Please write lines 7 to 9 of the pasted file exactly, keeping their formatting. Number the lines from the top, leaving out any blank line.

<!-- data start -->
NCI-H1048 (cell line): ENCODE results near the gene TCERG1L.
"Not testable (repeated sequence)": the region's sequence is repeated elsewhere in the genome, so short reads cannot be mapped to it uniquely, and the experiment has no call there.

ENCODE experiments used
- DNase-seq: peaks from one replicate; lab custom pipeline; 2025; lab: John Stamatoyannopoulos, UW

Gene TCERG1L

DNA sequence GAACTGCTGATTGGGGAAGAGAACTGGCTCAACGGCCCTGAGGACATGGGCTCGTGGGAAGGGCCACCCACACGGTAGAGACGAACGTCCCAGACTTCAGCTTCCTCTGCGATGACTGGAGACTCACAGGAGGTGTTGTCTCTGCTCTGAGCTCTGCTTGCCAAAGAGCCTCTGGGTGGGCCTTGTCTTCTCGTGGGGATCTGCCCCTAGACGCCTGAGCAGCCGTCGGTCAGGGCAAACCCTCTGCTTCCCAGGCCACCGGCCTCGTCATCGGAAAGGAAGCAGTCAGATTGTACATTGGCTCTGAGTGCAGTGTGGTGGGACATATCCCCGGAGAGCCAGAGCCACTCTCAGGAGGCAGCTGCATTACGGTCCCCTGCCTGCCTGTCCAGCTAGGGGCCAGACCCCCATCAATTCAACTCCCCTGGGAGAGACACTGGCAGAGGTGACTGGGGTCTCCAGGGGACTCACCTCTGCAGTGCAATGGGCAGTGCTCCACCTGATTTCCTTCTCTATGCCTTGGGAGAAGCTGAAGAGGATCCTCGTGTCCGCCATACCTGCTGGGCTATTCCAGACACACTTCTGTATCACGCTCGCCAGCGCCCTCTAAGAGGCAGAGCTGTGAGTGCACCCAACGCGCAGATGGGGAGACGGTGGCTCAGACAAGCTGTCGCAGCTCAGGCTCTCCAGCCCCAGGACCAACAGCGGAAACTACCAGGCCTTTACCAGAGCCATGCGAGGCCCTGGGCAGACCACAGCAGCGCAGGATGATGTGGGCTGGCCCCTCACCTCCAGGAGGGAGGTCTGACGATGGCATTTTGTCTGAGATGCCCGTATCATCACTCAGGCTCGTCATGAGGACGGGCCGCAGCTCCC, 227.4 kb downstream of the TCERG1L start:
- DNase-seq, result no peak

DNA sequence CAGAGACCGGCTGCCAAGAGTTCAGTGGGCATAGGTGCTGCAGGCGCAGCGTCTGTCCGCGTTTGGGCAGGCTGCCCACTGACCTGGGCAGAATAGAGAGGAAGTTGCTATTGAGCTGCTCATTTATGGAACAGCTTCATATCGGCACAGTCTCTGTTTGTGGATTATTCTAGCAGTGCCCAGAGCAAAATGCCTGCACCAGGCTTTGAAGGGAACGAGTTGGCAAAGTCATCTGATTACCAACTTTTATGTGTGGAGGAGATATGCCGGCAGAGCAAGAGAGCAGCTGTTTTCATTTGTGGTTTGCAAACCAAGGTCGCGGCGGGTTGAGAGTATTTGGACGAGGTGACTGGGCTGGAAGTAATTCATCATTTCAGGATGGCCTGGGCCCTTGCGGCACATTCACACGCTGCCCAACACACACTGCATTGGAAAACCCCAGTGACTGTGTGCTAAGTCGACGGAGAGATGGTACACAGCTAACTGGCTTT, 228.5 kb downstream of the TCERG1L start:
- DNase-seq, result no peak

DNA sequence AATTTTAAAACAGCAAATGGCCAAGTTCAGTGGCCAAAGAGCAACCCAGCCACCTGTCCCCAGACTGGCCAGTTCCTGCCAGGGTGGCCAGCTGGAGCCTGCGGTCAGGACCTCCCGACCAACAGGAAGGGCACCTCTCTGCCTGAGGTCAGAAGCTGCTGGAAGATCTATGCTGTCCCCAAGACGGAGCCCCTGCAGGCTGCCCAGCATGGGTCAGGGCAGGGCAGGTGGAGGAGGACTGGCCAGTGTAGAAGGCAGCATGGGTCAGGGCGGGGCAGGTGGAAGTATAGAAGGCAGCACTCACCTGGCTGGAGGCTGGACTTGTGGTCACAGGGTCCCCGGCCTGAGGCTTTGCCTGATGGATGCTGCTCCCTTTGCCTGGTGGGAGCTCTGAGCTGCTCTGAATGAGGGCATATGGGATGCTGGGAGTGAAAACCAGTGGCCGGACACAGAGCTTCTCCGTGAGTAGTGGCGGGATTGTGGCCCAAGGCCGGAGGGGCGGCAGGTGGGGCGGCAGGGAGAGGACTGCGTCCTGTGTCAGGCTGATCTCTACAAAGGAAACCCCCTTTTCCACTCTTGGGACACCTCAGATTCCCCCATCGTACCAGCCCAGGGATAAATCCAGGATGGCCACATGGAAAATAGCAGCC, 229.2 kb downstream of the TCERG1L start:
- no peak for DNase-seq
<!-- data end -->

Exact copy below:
- DNase-seq, result no peak

DNA sequence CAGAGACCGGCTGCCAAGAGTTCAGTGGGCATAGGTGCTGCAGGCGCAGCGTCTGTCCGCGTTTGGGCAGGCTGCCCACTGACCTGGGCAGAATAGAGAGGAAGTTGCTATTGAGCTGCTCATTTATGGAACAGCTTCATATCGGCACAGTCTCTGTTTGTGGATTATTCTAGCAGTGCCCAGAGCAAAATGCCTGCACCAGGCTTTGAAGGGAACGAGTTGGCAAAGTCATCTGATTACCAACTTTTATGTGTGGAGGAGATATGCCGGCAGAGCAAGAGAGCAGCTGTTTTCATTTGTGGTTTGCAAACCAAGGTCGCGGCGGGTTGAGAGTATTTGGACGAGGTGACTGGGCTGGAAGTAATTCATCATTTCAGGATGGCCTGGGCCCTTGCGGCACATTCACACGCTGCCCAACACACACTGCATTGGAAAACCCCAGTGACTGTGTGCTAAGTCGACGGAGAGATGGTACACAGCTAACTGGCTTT, 228.5 kb downstream of the TCERG1L start:
- DNase-seq, result no peak